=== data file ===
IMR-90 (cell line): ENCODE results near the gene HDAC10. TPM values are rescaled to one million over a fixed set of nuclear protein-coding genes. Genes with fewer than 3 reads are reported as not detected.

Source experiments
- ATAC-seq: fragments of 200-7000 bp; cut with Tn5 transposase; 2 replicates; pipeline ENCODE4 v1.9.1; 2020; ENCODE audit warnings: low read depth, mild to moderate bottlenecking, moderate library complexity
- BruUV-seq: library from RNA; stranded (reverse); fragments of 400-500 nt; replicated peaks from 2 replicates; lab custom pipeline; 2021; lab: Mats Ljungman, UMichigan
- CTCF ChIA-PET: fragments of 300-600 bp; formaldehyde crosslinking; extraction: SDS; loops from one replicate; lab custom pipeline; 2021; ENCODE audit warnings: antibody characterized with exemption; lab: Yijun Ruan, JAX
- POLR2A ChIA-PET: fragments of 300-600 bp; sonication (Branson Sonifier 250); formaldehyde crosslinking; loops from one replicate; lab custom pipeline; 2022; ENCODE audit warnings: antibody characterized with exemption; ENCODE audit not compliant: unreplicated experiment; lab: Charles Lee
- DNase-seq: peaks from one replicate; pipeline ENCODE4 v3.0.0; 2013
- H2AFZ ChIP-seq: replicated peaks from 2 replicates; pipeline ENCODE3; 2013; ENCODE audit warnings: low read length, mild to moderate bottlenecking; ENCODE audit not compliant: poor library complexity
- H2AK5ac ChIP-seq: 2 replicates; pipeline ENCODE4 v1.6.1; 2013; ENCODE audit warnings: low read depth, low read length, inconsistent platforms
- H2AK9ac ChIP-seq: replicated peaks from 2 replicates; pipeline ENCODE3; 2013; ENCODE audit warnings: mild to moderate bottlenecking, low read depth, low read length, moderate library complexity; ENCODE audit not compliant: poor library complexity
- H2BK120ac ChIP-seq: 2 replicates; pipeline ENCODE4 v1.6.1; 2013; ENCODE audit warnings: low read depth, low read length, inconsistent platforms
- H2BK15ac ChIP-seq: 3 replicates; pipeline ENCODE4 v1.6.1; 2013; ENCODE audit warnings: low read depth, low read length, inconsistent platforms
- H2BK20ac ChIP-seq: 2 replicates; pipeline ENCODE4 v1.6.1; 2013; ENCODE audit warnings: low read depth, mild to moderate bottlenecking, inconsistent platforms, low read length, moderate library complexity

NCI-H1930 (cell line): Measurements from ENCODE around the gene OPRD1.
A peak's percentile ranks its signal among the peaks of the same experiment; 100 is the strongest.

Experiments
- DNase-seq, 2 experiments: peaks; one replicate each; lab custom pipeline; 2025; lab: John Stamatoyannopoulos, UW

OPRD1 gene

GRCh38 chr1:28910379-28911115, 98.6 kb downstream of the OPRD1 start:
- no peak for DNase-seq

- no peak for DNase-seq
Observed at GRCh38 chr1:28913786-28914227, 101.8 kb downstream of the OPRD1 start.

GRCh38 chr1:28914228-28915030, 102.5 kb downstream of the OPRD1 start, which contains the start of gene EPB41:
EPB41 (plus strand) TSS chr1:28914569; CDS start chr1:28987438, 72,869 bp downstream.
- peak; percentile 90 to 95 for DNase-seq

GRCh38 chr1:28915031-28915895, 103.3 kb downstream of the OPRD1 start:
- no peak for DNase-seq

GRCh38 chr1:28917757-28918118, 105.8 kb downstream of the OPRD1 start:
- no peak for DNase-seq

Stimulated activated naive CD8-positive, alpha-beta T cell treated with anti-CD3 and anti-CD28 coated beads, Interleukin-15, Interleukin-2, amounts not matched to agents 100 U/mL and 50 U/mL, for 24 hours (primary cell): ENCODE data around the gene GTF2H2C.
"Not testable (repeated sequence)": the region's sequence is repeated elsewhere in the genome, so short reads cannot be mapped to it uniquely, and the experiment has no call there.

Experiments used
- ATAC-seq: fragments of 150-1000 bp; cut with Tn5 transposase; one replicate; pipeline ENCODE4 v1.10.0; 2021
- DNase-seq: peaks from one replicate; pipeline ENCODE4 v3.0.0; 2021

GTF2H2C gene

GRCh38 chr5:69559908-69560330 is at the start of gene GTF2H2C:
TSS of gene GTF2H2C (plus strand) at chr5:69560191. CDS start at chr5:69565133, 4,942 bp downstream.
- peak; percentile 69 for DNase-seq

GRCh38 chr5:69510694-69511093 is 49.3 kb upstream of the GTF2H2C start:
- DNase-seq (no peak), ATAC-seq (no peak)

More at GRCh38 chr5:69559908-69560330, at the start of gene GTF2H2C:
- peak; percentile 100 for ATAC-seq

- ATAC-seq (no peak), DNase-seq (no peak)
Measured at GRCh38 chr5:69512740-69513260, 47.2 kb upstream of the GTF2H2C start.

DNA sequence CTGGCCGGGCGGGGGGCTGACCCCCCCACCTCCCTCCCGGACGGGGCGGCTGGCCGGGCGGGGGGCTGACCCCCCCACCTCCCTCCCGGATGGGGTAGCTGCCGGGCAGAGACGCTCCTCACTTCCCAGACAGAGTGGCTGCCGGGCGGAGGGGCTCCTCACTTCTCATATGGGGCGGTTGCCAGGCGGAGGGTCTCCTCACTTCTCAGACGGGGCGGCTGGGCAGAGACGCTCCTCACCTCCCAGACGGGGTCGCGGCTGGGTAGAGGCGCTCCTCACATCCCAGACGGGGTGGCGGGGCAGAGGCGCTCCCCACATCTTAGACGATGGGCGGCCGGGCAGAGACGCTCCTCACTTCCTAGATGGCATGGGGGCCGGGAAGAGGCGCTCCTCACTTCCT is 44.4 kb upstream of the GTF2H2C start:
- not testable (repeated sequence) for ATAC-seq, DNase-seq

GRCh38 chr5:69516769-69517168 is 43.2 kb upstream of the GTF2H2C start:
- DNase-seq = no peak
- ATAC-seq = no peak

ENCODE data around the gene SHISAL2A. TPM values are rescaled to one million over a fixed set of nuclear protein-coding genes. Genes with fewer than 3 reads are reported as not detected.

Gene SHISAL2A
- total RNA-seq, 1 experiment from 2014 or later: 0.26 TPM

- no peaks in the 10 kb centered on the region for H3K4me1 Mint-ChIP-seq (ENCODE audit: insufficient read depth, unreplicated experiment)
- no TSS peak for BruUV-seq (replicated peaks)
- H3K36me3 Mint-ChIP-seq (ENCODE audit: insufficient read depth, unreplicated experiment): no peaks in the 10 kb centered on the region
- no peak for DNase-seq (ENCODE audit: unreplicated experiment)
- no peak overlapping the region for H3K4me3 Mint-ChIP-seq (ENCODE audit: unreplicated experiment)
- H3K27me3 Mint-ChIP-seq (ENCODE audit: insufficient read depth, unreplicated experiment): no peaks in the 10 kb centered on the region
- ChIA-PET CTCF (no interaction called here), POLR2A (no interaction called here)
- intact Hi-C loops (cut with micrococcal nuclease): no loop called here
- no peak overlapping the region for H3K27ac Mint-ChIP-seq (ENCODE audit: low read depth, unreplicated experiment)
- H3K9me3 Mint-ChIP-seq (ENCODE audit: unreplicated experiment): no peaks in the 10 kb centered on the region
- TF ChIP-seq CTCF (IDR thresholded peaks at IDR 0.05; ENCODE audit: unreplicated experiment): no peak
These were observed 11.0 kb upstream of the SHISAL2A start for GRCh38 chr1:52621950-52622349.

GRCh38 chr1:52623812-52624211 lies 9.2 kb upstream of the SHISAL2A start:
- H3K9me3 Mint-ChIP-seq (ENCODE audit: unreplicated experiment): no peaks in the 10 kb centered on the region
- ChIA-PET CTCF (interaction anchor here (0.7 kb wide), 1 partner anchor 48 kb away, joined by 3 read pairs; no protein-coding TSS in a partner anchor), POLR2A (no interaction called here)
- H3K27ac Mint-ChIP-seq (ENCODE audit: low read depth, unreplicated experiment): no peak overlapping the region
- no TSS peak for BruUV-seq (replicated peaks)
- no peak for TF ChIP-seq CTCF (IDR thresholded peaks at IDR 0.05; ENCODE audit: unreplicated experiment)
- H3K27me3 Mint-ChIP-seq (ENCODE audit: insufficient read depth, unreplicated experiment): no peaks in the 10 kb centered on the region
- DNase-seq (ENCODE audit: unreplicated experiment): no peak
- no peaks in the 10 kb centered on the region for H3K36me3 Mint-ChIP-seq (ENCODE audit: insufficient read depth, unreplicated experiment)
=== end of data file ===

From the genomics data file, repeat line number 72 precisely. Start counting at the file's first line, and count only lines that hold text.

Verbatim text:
- DNase-seq (ENCODE audit: unreplicated experiment): no peak